HIndus river dolphin, bhulan, blind river dolphin, Indus dolphin, side swimming dolphin, Plataniste de l’Indus (Fr), Delfin del Indo (Sp) Scientific name: Plantanista minor What are Indus river dolphins? The Indus River dolphin (Platanista minor) is one of the world’s rarest mammals and the second most endangered freshwater river dolphin. The species is characterized by a long beak, rounded belly, stocky body, very small dorsal fin and large flippers. It relies on echolocation (sound sensors) to find fish, shrimp, and other prey in the bottom mud.
The Indus River dolphin swims on its side, at times enabling it to move in water as shallow as 30 cm. When it needs to breath, it swims to the surface, rotates upright to take in the air, and then rotates 90 degrees again as it swims back to the bottom. This unique side swimming behaviour is not consistently seen in any other dolphin, except the Ganges River dolphin. The Indus River dolphin weighs 70-110 kg (155-245 lbs). The maximum size is 2. 5m (8. 2 ft), with males smaller than females. Habitat Biogeographic realm Indo-Malayan Range States
Pakistan Ecological Region Indus river Delta & Rann of Kutch Endemism Indus river system of Pakistan [pic] The current situation. Approximately 1,100 specimens of this species exist today in a small fraction of their former range, the lower reaches of the Indus River in Pakistan. Why becoming endangered? The population of this species has gradually declined because of various factors, including water pollution, poaching, fragmentation of habitat due to barrages, and dolphin strandings in the irrigation canals. What being done for protection?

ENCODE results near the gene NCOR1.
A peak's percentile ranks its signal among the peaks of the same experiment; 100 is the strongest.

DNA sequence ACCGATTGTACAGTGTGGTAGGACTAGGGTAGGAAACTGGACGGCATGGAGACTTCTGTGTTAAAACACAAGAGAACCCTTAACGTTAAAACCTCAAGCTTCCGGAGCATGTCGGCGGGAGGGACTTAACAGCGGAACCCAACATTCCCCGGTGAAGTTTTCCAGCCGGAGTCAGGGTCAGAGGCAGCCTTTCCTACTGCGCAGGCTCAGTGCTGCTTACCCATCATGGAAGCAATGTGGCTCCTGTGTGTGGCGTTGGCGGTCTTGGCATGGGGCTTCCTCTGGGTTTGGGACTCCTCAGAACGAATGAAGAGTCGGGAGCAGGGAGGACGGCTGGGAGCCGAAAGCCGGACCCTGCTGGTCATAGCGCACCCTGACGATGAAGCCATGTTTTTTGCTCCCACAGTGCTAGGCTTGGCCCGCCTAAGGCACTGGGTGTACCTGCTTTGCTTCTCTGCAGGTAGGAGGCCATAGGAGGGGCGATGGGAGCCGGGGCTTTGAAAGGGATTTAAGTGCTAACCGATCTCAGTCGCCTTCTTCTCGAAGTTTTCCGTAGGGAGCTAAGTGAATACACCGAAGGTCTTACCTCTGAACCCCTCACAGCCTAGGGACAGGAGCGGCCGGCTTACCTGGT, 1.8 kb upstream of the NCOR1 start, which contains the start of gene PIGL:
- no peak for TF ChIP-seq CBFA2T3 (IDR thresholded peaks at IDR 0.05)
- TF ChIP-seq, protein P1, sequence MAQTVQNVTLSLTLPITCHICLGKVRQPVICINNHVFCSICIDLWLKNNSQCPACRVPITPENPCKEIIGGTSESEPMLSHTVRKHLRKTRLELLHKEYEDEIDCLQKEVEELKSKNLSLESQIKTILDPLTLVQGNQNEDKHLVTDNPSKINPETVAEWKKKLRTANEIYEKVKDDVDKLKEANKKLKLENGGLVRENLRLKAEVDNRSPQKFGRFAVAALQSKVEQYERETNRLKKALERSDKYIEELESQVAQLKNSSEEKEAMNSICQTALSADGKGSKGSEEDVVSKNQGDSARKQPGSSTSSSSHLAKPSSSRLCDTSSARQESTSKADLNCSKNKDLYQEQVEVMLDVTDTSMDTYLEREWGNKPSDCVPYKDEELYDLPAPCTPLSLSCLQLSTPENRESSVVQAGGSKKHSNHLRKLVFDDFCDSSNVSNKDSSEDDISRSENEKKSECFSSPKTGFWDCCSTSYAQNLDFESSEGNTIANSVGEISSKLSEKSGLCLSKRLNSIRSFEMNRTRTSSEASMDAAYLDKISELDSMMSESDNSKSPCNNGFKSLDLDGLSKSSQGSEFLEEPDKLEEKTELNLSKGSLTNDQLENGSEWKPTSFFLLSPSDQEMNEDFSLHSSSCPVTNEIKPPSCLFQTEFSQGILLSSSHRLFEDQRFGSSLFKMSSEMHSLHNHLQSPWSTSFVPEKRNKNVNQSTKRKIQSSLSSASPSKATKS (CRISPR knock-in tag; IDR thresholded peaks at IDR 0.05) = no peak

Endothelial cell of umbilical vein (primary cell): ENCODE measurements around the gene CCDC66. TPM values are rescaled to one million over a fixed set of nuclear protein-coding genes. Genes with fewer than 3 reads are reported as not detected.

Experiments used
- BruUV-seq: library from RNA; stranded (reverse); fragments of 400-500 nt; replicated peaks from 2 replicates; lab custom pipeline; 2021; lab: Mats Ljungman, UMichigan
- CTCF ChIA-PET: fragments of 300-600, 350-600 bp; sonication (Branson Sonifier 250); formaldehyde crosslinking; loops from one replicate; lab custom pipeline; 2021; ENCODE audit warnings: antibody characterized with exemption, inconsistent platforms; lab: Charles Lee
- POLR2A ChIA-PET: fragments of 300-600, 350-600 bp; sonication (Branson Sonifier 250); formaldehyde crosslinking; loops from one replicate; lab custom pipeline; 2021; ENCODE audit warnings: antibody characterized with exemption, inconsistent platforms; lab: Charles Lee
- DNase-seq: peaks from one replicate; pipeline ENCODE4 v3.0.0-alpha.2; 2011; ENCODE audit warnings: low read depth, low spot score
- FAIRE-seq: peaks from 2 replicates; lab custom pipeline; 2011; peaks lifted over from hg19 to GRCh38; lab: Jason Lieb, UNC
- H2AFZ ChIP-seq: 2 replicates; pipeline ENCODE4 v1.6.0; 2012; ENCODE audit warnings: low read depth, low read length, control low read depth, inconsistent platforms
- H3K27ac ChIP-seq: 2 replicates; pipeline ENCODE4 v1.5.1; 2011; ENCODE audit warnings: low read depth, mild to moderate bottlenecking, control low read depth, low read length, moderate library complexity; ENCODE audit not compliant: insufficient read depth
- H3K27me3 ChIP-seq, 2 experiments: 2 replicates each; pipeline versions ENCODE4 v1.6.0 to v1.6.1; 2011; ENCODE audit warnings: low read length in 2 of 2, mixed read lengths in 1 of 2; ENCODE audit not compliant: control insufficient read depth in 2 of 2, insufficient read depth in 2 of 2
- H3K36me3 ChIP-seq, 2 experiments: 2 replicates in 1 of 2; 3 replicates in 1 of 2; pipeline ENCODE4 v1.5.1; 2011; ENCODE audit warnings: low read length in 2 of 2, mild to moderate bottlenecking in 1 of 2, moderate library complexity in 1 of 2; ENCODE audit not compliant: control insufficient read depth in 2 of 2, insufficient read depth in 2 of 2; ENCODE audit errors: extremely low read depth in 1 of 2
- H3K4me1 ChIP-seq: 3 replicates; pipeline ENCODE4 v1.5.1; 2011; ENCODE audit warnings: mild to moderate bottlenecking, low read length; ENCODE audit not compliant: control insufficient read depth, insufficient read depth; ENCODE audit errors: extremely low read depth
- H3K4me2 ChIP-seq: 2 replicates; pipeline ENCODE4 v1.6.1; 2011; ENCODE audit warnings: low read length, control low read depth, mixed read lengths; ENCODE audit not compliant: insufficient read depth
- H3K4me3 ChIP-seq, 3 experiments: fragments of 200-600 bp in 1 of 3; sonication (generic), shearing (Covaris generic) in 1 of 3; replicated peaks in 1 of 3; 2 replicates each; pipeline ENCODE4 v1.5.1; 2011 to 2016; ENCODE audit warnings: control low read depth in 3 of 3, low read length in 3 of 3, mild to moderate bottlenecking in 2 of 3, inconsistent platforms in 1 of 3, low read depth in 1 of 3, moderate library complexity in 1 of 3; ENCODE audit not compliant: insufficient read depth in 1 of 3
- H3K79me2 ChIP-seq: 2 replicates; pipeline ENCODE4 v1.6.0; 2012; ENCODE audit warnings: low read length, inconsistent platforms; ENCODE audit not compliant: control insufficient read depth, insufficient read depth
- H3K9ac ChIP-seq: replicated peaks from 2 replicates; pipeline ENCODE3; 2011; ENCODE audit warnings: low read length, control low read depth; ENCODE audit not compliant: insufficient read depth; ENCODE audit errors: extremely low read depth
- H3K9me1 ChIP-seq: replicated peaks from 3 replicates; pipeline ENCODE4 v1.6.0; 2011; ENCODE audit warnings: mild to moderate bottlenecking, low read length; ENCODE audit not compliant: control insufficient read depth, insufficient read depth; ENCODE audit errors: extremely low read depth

In addition to efforts to conserve their habitat, including addressing problems such as river pollution, WWF staff have also been involved in rescue missions when individual dolphins become trapped in canals. WWF also coordinated the largest survey of the species ever in 2001 in collaboration with partners. WWF-Pakistan assists in a number of education initiatives and has arranged training courses for various institutions. An aerial survey of the species range was conducted in 2003. WWF’s objective for freshwater cetaceans is to ensure that habitat degradation, strandings and fisheries bycatch do not threaten freshwater cetaceans.
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